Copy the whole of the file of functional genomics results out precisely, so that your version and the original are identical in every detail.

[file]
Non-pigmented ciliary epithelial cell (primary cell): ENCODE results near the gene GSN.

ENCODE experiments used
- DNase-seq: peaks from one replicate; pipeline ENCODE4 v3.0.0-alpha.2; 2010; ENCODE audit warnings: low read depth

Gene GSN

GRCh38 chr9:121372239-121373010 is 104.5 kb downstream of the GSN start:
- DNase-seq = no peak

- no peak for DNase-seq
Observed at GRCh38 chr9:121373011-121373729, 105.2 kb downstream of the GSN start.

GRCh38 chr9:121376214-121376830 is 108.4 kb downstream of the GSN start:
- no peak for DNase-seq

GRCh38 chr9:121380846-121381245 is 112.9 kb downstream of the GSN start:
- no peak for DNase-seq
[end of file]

Non-pigmented ciliary epithelial cell (primary cell): ENCODE results near the gene GSN.

ENCODE experiments used
- DNase-seq: peaks from one replicate; pipeline ENCODE4 v3.0.0-alpha.2; 2010; ENCODE audit warnings: low read depth

Gene GSN

GRCh38 chr9:121372239-121373010 is 104.5 kb downstream of the GSN start:
- DNase-seq = no peak

- no peak for DNase-seq
Observed at GRCh38 chr9:121373011-121373729, 105.2 kb downstream of the GSN start.

GRCh38 chr9:121376214-121376830 is 108.4 kb downstream of the GSN start:
- no peak for DNase-seq

GRCh38 chr9:121380846-121381245 is 112.9 kb downstream of the GSN start:
- no peak for DNase-seq